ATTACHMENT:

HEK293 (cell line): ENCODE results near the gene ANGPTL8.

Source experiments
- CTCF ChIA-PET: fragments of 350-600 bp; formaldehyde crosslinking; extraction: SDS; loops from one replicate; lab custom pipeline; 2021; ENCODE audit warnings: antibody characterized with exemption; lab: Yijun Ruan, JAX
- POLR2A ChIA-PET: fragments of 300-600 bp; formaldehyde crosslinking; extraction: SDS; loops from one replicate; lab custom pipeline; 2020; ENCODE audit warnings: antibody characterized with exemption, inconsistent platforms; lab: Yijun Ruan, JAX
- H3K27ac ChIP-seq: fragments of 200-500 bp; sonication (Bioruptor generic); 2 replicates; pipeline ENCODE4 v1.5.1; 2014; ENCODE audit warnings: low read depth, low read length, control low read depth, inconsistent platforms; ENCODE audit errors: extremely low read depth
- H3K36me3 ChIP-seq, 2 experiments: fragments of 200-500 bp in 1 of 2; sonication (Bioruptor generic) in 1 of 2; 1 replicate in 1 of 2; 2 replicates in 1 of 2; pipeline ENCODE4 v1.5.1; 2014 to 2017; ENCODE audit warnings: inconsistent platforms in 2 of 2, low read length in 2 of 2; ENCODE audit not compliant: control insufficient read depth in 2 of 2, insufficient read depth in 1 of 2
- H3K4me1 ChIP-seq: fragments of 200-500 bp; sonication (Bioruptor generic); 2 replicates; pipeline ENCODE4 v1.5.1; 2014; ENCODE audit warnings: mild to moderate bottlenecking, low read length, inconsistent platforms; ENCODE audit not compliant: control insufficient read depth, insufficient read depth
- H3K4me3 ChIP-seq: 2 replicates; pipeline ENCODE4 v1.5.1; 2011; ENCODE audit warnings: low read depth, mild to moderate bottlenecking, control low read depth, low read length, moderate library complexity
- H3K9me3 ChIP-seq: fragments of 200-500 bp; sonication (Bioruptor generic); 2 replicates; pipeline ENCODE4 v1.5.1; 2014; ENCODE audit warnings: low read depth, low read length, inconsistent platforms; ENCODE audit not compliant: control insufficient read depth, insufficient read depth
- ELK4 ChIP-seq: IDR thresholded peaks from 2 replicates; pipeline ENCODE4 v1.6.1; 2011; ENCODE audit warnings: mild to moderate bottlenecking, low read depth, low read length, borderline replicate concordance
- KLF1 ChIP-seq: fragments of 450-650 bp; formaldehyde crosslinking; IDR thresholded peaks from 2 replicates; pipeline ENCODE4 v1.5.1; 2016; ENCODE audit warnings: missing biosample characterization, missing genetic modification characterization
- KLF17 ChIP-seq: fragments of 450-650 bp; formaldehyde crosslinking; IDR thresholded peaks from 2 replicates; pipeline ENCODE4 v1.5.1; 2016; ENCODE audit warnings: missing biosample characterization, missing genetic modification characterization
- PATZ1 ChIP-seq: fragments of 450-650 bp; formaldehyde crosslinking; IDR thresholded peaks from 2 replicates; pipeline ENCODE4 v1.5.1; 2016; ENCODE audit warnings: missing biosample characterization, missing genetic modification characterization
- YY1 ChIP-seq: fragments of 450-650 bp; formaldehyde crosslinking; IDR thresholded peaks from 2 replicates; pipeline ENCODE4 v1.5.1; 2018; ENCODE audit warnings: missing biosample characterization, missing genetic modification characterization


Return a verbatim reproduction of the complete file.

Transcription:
HEK293 (cell line): ENCODE results near the gene ANGPTL8.

Source experiments
- CTCF ChIA-PET: fragments of 350-600 bp; formaldehyde crosslinking; extraction: SDS; loops from one replicate; lab custom pipeline; 2021; ENCODE audit warnings: antibody characterized with exemption; lab: Yijun Ruan, JAX
- POLR2A ChIA-PET: fragments of 300-600 bp; formaldehyde crosslinking; extraction: SDS; loops from one replicate; lab custom pipeline; 2020; ENCODE audit warnings: antibody characterized with exemption, inconsistent platforms; lab: Yijun Ruan, JAX
- H3K27ac ChIP-seq: fragments of 200-500 bp; sonication (Bioruptor generic); 2 replicates; pipeline ENCODE4 v1.5.1; 2014; ENCODE audit warnings: low read depth, low read length, control low read depth, inconsistent platforms; ENCODE audit errors: extremely low read depth
- H3K36me3 ChIP-seq, 2 experiments: fragments of 200-500 bp in 1 of 2; sonication (Bioruptor generic) in 1 of 2; 1 replicate in 1 of 2; 2 replicates in 1 of 2; pipeline ENCODE4 v1.5.1; 2014 to 2017; ENCODE audit warnings: inconsistent platforms in 2 of 2, low read length in 2 of 2; ENCODE audit not compliant: control insufficient read depth in 2 of 2, insufficient read depth in 1 of 2
- H3K4me1 ChIP-seq: fragments of 200-500 bp; sonication (Bioruptor generic); 2 replicates; pipeline ENCODE4 v1.5.1; 2014; ENCODE audit warnings: mild to moderate bottlenecking, low read length, inconsistent platforms; ENCODE audit not compliant: control insufficient read depth, insufficient read depth
- H3K4me3 ChIP-seq: 2 replicates; pipeline ENCODE4 v1.5.1; 2011; ENCODE audit warnings: low read depth, mild to moderate bottlenecking, control low read depth, low read length, moderate library complexity
- H3K9me3 ChIP-seq: fragments of 200-500 bp; sonication (Bioruptor generic); 2 replicates; pipeline ENCODE4 v1.5.1; 2014; ENCODE audit warnings: low read depth, low read length, inconsistent platforms; ENCODE audit not compliant: control insufficient read depth, insufficient read depth
- ELK4 ChIP-seq: IDR thresholded peaks from 2 replicates; pipeline ENCODE4 v1.6.1; 2011; ENCODE audit warnings: mild to moderate bottlenecking, low read depth, low read length, borderline replicate concordance
- KLF1 ChIP-seq: fragments of 450-650 bp; formaldehyde crosslinking; IDR thresholded peaks from 2 replicates; pipeline ENCODE4 v1.5.1; 2016; ENCODE audit warnings: missing biosample characterization, missing genetic modification characterization
- KLF17 ChIP-seq: fragments of 450-650 bp; formaldehyde crosslinking; IDR thresholded peaks from 2 replicates; pipeline ENCODE4 v1.5.1; 2016; ENCODE audit warnings: missing biosample characterization, missing genetic modification characterization
- PATZ1 ChIP-seq: fragments of 450-650 bp; formaldehyde crosslinking; IDR thresholded peaks from 2 replicates; pipeline ENCODE4 v1.5.1; 2016; ENCODE audit warnings: missing biosample characterization, missing genetic modification characterization
- YY1 ChIP-seq: fragments of 450-650 bp; formaldehyde crosslinking; IDR thresholded peaks from 2 replicates; pipeline ENCODE4 v1.5.1; 2018; ENCODE audit warnings: missing biosample characterization, missing genetic modification characterization